27. References of other family members suggest that Sarah was married to three Revolutionary veterans. Her first husband may have been William Read of Blooming Grove, who died early in the war from battle injury. Her maiden name was Matthews however, she testified that her name was Sarah Read when she met and married Osborn.

28. Sarah Osborn is one of the pensioners featured in John C. Dann, The Revolution Remembered (1980), pp. 240–250. Dann states that she received a double pension based upon the service of both veteran husbands. However, John Benjamin's pension card file indicates that she was pensioned as the former widow of Aaron Osborn of New York. There is no mention of any widow's benefits under Benjamin. Her complete application is filed under Osborn's name. She states in her affidavit that Aaron Osborn later sold the bounty land of 160 acres that he had received to pay some debts. In 1837 she claimed to be eighty-one. If that was her correct age, then she was l08 years old when she died in 1864.

29. Linda Kerber, "History Can Do It No Justice: Women and the Reinterpretation of the American Revolution," in Women in the Age of the American Revolution, vyd. Ronald Hoffman and Peter J. Albert (1989), p. 40.

30. Deborah Sampson Gannett, file # S-32732, M804, roll 1045, RG 15, NARA.


Molly Pitcher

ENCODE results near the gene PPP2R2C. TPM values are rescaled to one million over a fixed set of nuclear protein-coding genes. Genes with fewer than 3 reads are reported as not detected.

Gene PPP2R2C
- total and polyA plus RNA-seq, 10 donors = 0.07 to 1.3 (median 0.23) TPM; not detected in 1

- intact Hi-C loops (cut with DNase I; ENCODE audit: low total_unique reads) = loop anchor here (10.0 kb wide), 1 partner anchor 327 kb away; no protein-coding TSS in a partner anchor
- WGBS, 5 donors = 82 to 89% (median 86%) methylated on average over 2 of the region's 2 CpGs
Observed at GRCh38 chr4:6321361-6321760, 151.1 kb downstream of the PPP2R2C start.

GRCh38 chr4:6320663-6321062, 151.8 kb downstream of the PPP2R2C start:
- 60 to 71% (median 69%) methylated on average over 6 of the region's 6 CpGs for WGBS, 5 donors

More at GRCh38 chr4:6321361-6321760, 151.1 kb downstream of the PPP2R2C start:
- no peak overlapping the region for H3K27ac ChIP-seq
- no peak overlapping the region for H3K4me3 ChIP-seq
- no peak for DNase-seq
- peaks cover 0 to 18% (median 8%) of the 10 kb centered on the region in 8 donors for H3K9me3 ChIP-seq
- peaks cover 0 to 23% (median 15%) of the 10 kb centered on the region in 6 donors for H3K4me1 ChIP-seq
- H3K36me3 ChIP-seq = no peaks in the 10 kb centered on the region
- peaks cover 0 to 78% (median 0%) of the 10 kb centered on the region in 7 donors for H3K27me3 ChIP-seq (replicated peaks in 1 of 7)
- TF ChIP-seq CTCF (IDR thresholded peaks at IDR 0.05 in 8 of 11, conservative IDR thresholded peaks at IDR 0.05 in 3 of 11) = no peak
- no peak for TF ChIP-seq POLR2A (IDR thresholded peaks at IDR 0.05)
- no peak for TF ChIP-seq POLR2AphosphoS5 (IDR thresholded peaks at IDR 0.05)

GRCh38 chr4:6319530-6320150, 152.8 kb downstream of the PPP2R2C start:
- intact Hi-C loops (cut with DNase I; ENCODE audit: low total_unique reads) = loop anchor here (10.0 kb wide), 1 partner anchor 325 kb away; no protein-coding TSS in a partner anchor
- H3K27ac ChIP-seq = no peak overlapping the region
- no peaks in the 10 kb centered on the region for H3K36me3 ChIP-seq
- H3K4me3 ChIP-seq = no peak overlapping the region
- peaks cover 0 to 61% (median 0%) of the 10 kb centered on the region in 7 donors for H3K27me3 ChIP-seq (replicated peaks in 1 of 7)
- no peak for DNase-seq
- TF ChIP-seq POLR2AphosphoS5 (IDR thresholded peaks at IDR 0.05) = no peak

The early history of the legendary American heroine, Molly Pitcher (ca. 1754-1832), including her birthplace and parents, relies upon unconfirmed evidence. The only undisputed fact is her first name, Mary. According to historian John B. Landis, she was born near Trenton, New Jersey, the daughter of a German-born dairyman named John George Ludwig, and was employed as a domestic servant before her first marriage. These claims cannot be verified, as they are based on oral testimony. Landis also claims, based on family testimony, that Mary married John (or John Casper) Hays, a barber from Carlisle, Pennsylvania. However, a 1989 study by D.W. Thompson and Mary Lou Schaumann asserts that post-1783 court records prove her husband's first name was William. All evidence taken into consideration, Mary probably did marry John Hays of Carlisle in 1769, producing one son, John L. Hays (1780-1856). Mary accompanied her husband who had joined the Continental Army, and it was at the June 28, 1778 Battle of Monmouth in New Jersey where she was immortalized as a heroine of the Revolutionary War. According to those who knew her in later years, Mary reminisced that the battle took place on a hot day, and that she carried buckets of water from a nearby creek to the thirsty troops, thus earning her the nickname "Molly Pitcher." Mary reportedly took her husband's place as a canon-loader when he fell wounded. It is a fact that John Hays served as an artillery gunner from December 1775 to December 1776 William Hays apparently held the same position starting in May 1777. Although scholars agree that Mary was present at Monmouth, there are no contemporary accounts of the battle confirming her specific acts of heroism.